The couple fought back in court, and on June 12, 1967, the Lovings won a Supreme Court decision that finally overturned the right of states to enforce bans on interracial marriages. Washington, D.C., now officially recognizes the anniversary as Loving Day.
The Loving decision in 1967 came in the same year as the release of a movie supporting interracial marriage, Guess Who’s Coming to Dinner? and the high-profile wedding of the Secretary of State’s daughter to a black man. After Loving, states rescinded their bans — some which had gone unenforced for a long time — and interracial marriages have increased while objections to them diminished.
But even with a threefold increase since 1980, the total number of black-white married couples stood at 550,000 in 2009, according to the U.S. Census Bureau’s 2010 Current Population Survey.
That’s one in four of the 2.4 million interracially married couples, itself a fraction of the 60.8 million married couples in the United States. (The Census Bureau first recognized Hispanics as an ethnic/racial category in 1980.)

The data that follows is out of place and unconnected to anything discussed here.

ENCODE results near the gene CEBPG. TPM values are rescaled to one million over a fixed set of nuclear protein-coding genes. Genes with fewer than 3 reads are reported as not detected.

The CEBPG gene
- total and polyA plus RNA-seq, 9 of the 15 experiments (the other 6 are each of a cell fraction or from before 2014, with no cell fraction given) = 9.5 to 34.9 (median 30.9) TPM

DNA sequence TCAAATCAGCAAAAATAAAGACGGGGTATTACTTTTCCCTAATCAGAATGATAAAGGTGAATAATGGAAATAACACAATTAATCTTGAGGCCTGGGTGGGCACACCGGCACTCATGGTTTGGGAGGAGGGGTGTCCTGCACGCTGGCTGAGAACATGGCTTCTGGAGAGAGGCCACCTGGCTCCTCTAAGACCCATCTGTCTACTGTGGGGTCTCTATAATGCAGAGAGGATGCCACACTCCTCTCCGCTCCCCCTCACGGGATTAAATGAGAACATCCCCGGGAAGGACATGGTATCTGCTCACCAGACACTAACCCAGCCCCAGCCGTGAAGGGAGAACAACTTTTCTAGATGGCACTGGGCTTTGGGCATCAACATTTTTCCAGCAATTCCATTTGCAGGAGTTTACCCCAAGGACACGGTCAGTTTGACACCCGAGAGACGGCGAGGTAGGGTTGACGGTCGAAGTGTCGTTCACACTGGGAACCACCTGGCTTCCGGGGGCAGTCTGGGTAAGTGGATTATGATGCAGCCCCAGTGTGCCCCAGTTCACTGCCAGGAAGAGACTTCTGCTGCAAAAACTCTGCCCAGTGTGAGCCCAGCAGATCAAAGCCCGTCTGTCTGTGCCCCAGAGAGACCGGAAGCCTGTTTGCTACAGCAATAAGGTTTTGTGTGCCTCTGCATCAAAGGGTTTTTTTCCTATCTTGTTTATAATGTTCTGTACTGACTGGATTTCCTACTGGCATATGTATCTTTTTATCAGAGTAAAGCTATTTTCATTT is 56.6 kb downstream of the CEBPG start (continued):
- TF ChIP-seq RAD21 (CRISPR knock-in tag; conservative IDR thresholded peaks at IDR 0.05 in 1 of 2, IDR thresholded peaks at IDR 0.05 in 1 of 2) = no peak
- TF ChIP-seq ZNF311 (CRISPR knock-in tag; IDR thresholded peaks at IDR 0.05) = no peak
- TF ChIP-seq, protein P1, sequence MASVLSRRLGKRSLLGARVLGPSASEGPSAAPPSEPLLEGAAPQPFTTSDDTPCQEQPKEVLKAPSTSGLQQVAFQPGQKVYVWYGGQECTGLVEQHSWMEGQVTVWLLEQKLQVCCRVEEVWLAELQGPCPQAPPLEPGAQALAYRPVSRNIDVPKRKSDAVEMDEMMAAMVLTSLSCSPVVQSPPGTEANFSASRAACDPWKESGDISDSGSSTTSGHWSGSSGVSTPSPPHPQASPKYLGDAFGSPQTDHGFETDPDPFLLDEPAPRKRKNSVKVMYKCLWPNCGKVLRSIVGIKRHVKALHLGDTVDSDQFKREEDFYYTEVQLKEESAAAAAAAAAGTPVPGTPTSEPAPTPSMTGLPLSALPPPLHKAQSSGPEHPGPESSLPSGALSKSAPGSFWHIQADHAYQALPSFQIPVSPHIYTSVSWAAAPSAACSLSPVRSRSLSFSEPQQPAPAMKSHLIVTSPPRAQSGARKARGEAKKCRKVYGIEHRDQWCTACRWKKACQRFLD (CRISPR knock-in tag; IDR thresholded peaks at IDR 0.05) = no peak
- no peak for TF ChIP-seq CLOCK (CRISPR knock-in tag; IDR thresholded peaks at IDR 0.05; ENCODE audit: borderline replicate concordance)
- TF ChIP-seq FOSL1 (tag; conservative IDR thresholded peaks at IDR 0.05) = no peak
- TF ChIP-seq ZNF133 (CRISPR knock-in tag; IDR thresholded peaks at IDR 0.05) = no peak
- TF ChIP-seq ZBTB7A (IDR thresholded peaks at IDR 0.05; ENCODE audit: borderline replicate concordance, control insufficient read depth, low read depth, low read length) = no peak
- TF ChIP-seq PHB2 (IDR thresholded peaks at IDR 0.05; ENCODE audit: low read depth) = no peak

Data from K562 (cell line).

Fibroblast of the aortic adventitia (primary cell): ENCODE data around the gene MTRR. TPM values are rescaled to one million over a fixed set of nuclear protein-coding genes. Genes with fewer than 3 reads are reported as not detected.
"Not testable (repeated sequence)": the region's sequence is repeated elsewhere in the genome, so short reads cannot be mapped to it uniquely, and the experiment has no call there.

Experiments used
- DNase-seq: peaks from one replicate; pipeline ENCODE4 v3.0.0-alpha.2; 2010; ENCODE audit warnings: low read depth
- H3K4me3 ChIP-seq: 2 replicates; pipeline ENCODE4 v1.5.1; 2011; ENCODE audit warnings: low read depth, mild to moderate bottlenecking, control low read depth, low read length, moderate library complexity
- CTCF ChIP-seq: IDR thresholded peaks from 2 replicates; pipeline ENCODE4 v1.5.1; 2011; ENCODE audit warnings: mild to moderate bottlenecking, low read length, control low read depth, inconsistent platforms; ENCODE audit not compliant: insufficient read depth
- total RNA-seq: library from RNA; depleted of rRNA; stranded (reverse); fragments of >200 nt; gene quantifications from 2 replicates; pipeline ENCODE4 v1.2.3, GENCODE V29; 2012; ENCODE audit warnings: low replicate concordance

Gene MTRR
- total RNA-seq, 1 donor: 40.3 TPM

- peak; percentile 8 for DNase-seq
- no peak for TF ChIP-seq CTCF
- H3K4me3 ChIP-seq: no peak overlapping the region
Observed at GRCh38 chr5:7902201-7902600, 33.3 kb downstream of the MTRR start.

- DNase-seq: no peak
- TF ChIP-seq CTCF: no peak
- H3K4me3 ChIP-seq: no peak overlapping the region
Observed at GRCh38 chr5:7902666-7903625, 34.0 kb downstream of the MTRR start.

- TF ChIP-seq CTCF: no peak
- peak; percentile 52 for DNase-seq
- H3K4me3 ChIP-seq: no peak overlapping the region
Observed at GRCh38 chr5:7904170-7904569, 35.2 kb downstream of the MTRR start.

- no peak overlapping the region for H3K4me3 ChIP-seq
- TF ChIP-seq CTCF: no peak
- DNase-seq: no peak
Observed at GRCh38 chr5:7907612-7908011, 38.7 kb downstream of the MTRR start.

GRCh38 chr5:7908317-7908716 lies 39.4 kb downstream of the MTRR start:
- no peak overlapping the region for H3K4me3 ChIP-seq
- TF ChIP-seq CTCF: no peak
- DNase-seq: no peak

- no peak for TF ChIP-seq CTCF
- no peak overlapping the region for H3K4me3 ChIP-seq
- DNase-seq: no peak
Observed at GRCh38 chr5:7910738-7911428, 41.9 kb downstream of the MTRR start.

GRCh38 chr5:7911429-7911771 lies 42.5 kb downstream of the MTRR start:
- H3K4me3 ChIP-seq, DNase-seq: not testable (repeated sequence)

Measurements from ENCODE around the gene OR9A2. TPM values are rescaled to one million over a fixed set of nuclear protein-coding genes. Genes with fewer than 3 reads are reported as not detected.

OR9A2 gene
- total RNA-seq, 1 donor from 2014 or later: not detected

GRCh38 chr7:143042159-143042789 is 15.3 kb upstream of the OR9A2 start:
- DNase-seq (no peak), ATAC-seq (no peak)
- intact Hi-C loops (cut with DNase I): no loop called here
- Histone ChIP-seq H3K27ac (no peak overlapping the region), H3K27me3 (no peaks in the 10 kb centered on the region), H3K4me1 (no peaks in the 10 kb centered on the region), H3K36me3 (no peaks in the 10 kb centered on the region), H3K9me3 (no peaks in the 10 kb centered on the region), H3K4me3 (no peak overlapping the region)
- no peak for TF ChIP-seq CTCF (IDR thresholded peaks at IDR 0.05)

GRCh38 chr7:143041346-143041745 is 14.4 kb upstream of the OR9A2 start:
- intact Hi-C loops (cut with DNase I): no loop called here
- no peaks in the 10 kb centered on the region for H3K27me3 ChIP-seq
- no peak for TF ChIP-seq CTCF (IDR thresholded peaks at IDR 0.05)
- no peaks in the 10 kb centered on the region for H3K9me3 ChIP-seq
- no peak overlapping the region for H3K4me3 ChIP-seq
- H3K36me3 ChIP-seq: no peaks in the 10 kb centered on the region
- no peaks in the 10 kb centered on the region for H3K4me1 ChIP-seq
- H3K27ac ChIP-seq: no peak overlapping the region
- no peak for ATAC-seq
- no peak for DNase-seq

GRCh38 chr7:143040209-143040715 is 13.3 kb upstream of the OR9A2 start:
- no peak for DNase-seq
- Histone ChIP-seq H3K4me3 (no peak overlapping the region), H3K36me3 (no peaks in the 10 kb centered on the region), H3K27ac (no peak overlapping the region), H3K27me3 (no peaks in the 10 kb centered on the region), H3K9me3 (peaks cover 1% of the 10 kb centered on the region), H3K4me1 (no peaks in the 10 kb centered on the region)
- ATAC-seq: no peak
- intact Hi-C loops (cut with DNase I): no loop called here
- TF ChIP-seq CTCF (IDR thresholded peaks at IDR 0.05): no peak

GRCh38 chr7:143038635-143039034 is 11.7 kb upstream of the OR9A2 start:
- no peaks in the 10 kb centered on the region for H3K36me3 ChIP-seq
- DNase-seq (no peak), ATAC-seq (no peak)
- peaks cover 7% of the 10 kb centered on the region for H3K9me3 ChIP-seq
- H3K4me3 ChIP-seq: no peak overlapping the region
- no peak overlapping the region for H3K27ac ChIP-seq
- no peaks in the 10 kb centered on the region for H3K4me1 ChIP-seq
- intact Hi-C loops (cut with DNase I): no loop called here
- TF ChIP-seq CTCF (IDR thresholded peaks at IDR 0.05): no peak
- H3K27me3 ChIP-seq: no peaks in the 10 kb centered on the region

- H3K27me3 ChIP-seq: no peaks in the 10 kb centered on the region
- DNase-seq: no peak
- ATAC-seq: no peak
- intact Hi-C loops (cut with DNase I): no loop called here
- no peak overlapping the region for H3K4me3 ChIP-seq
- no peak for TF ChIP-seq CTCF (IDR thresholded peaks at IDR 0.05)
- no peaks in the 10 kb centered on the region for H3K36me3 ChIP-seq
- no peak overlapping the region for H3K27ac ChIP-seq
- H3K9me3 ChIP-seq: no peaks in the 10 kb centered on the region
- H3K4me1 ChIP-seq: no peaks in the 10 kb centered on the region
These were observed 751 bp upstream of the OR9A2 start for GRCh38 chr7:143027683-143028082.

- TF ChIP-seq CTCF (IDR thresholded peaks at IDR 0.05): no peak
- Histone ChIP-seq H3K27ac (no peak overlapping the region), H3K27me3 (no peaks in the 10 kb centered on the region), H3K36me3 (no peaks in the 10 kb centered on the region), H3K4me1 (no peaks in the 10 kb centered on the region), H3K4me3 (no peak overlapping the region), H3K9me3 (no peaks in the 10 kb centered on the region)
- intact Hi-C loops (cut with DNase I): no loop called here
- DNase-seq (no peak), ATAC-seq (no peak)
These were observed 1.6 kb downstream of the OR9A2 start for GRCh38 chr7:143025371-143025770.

The idea of blacks as socially isolated isn’t new. Nathan Glazer, writing in The Public Interest in 1995, said “blacks stand out uniquely among the array of ethnic and racial groups in the degree to which marriage remains within the group.
Yancey isn’t concerned about blacks losing their distinct identity through intermarriage. “I don’t fear the loss of culture as much as the pluralists do because I believe when we interact with people, we will lose some aspects of culture anyway,” he says. Intermarriage triggers awareness about racial assumptions and thoughts and beliefs and culture, and Yancey says that’s a good thing.
But black-white interracial marriage and assimilation won’t by itself create a new age or racial harmony. “The freedom to intermarry is a positive thing we need to have in society, but I’m not of the opinion that this is the solution. I think if we do deal with racial animosity more intermarriages will be the result.”